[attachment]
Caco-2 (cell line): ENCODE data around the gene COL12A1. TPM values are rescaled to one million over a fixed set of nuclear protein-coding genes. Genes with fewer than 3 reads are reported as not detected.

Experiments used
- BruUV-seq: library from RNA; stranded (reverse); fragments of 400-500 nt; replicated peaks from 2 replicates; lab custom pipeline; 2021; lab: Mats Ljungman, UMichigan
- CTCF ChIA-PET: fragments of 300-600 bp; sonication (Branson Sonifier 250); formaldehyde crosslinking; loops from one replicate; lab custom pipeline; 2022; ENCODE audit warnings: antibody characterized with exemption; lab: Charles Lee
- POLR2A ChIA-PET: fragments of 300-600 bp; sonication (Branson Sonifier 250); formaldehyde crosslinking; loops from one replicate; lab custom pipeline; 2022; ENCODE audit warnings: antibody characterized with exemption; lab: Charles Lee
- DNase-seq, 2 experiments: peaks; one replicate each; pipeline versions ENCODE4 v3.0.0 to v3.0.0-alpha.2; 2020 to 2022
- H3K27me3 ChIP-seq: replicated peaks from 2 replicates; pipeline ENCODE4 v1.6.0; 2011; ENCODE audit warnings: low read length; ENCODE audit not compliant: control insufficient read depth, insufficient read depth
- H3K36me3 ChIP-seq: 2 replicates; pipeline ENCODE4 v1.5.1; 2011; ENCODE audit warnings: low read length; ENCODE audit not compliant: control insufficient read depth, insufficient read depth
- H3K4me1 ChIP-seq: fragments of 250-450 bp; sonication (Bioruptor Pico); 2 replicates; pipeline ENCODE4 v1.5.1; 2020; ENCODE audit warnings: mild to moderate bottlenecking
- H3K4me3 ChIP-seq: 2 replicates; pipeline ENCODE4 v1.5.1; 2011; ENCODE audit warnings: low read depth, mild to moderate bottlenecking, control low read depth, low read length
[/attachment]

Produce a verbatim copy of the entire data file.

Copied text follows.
Caco-2 (cell line): ENCODE data around the gene COL12A1. TPM values are rescaled to one million over a fixed set of nuclear protein-coding genes. Genes with fewer than 3 reads are reported as not detected.

Experiments used
- BruUV-seq: library from RNA; stranded (reverse); fragments of 400-500 nt; replicated peaks from 2 replicates; lab custom pipeline; 2021; lab: Mats Ljungman, UMichigan
- CTCF ChIA-PET: fragments of 300-600 bp; sonication (Branson Sonifier 250); formaldehyde crosslinking; loops from one replicate; lab custom pipeline; 2022; ENCODE audit warnings: antibody characterized with exemption; lab: Charles Lee
- POLR2A ChIA-PET: fragments of 300-600 bp; sonication (Branson Sonifier 250); formaldehyde crosslinking; loops from one replicate; lab custom pipeline; 2022; ENCODE audit warnings: antibody characterized with exemption; lab: Charles Lee
- DNase-seq, 2 experiments: peaks; one replicate each; pipeline versions ENCODE4 v3.0.0 to v3.0.0-alpha.2; 2020 to 2022
- H3K27me3 ChIP-seq: replicated peaks from 2 replicates; pipeline ENCODE4 v1.6.0; 2011; ENCODE audit warnings: low read length; ENCODE audit not compliant: control insufficient read depth, insufficient read depth
- H3K36me3 ChIP-seq: 2 replicates; pipeline ENCODE4 v1.5.1; 2011; ENCODE audit warnings: low read length; ENCODE audit not compliant: control insufficient read depth, insufficient read depth
- H3K4me1 ChIP-seq: fragments of 250-450 bp; sonication (Bioruptor Pico); 2 replicates; pipeline ENCODE4 v1.5.1; 2020; ENCODE audit warnings: mild to moderate bottlenecking
- H3K4me3 ChIP-seq: 2 replicates; pipeline ENCODE4 v1.5.1; 2011; ENCODE audit warnings: low read depth, mild to moderate bottlenecking, control low read depth, low read length